Sep 30, 2016 02:11 PM

China-Funded Nuclear Project in U.K. Gets Final Go-Ahead

(Beijing) — The formal contract for a French-Chinese consortium to build Britain's first nuclear plant in more than two decades was signed in London on Thursday after months of delay due to controversy over the foreign funding.

The planned Hinkley Point C nuclear power station in southwestern England involving an 18-billion-pound ($23.4 billion) investment will be built by French energy group Electricite de France SA (EDF) and partly financed by Chinese nuclear power provider China General Nuclear Power Group (CGN).

The project was agreed to by then-British Prime Minister David Cameron and Chinese President Xi Jinping in November during Xi's state visit to Britain. With an investment of 6 billion pounds, CGN will hold a 33.5 percent stake in the project.

The contract to finalize the deal was originally scheduled for July 29, but progress was delayed by Britain's new cabinet, led by Prime Minister Theresa May, who took office in July. She cited security concerns over foreign funds being involved in the key nuclear infrastructure and ordered a review of the deal.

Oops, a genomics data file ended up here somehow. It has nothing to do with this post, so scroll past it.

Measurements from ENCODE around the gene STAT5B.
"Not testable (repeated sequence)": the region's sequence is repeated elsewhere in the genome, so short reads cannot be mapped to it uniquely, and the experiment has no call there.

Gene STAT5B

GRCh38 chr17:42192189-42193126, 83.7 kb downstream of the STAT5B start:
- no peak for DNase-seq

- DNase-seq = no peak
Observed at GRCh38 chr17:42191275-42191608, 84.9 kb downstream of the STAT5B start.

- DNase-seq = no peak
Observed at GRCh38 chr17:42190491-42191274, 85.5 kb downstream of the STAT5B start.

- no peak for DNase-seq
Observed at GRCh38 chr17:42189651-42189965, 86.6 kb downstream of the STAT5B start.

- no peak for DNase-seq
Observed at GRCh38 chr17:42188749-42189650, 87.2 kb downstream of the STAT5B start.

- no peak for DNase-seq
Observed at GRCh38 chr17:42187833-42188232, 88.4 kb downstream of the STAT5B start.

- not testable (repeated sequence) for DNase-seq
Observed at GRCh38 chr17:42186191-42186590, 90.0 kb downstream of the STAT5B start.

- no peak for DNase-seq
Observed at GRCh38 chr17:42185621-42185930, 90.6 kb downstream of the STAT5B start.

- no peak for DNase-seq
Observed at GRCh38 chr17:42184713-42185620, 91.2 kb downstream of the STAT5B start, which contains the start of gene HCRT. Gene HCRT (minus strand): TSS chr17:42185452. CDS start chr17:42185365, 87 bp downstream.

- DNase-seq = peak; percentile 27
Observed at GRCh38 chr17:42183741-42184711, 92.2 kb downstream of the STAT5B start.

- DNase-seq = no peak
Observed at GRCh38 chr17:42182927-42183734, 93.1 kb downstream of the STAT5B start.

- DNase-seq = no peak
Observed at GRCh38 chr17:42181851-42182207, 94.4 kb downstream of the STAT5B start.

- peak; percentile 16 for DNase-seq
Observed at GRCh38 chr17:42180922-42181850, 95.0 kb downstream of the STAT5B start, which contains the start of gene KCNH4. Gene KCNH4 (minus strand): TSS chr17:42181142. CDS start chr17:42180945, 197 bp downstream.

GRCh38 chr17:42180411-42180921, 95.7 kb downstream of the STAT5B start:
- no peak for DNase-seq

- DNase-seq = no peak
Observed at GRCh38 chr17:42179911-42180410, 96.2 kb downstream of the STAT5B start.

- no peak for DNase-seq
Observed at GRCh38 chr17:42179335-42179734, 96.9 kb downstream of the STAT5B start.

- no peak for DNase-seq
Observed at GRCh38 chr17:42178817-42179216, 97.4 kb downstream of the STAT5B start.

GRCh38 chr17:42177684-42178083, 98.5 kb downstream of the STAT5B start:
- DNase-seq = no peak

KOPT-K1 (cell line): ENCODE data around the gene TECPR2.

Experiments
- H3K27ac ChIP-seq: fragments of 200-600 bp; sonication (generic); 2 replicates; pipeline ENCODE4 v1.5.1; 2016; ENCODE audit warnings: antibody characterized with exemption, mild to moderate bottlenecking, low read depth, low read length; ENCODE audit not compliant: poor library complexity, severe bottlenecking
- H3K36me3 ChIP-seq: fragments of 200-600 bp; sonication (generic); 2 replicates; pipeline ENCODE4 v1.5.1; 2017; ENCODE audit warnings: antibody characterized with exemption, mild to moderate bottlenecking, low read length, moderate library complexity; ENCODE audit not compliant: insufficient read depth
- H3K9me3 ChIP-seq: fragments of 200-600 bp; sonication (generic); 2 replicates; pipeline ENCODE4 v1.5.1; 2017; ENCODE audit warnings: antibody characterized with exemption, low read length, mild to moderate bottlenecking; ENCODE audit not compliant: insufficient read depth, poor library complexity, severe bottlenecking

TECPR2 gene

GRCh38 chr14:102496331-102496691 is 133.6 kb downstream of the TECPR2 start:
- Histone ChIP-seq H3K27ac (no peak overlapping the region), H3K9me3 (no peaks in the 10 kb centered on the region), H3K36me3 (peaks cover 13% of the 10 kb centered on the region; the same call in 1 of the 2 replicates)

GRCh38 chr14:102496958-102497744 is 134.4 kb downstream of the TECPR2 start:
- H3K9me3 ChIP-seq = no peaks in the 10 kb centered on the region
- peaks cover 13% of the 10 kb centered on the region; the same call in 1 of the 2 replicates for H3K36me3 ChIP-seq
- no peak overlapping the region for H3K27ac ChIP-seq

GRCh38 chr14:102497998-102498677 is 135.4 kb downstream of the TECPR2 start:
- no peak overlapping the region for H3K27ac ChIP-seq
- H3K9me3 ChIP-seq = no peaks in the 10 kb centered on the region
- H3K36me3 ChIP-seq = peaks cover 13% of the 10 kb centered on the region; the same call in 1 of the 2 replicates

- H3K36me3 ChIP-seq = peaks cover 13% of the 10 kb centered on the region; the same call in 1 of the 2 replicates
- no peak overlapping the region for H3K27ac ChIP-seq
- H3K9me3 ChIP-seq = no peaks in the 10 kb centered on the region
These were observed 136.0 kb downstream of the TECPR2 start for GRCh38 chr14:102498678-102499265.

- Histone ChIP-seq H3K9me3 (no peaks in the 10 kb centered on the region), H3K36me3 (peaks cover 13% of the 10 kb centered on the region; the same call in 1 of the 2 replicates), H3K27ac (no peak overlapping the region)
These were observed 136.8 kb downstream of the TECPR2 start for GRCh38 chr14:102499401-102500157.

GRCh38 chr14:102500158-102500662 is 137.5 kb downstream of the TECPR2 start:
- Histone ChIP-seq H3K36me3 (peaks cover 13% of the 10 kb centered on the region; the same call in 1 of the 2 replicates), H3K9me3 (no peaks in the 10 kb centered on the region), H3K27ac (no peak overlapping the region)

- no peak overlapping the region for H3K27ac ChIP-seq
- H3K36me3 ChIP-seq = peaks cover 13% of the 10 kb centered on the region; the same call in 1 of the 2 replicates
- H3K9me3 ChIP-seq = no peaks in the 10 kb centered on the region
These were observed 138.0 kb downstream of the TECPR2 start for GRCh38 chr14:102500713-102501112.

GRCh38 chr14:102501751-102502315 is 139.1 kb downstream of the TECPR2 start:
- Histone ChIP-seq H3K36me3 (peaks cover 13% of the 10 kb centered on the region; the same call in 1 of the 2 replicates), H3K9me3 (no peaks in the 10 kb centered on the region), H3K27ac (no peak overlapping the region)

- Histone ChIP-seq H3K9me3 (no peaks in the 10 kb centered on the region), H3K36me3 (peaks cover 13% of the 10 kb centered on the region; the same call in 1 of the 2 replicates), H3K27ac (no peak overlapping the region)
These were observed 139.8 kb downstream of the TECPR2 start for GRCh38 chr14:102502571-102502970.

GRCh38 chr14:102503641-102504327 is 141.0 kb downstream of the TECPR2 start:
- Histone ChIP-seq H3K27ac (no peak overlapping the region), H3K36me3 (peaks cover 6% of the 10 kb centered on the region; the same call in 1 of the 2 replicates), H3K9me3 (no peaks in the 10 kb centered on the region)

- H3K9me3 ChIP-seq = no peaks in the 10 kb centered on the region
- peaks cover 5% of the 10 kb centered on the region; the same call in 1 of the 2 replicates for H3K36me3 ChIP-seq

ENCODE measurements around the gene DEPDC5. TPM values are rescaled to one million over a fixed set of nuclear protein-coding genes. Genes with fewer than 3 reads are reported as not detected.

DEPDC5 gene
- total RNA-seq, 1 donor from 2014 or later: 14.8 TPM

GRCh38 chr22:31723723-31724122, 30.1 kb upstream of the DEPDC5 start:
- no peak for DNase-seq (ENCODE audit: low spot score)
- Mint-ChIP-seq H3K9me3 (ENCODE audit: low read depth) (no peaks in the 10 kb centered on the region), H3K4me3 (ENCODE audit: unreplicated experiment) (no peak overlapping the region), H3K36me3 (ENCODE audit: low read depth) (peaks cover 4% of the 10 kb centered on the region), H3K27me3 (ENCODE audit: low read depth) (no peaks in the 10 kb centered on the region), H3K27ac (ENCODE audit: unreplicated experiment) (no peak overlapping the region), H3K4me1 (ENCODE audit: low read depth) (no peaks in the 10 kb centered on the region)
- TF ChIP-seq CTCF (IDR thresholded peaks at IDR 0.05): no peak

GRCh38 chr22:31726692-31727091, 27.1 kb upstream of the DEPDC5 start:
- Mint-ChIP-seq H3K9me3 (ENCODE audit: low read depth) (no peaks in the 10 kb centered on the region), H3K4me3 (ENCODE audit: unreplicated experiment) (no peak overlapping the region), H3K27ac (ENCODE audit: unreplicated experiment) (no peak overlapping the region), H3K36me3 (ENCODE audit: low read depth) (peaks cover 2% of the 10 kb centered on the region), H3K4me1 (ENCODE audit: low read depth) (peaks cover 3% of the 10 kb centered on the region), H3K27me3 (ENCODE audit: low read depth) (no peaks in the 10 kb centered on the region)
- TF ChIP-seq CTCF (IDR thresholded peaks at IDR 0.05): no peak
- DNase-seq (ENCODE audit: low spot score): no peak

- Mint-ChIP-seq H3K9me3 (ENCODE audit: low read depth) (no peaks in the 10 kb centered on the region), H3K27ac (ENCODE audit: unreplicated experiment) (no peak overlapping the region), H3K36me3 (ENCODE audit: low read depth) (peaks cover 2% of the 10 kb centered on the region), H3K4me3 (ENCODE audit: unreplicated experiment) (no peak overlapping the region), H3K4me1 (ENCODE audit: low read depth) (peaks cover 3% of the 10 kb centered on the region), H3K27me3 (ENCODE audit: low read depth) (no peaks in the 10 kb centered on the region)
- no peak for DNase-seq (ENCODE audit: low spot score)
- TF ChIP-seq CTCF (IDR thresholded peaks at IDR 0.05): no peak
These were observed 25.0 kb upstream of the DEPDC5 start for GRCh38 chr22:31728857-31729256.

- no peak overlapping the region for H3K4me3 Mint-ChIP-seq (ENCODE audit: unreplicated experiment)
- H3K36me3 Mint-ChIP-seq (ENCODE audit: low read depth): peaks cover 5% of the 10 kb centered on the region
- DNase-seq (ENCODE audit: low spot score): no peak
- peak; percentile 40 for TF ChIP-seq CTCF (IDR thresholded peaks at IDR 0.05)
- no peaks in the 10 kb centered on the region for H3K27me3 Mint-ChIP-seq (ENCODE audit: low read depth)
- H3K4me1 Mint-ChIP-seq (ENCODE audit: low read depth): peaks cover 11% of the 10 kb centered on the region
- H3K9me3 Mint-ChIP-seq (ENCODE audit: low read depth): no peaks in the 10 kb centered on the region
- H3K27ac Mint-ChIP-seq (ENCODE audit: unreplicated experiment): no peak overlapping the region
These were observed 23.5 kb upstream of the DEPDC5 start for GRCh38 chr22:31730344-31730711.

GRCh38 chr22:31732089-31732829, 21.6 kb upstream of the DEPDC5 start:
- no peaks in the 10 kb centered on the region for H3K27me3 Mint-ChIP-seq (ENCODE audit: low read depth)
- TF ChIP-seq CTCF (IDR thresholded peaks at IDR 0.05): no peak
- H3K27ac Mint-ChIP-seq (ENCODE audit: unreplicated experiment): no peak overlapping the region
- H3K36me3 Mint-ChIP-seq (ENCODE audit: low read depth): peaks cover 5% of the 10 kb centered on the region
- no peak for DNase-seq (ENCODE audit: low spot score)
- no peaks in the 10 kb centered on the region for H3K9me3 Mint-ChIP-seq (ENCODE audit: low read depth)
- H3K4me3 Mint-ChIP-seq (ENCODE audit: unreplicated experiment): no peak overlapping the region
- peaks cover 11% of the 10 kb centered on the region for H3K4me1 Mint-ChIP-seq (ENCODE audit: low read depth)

The British government approved the project on Sept. 15 on condition that the government have the right to stop EDF from selling stakes in Hinkley.

Under the final agreement, construction of the project will begin in 2019 and operations will start in 2025. The plant is expected to provide 7 percent of Britain's power demand.

China's state-owned CGN is the nation's biggest nuclear power operator and construction company. It operates 18 nuclear reactors in China with another 10 under construction. The company has proposed to take part in the construction of another two nuclear plants in England, including Bradwell in Essex county, and Sizewell in Suffolk county.

Contact reporter Han Wei (; editor Ken Howe (

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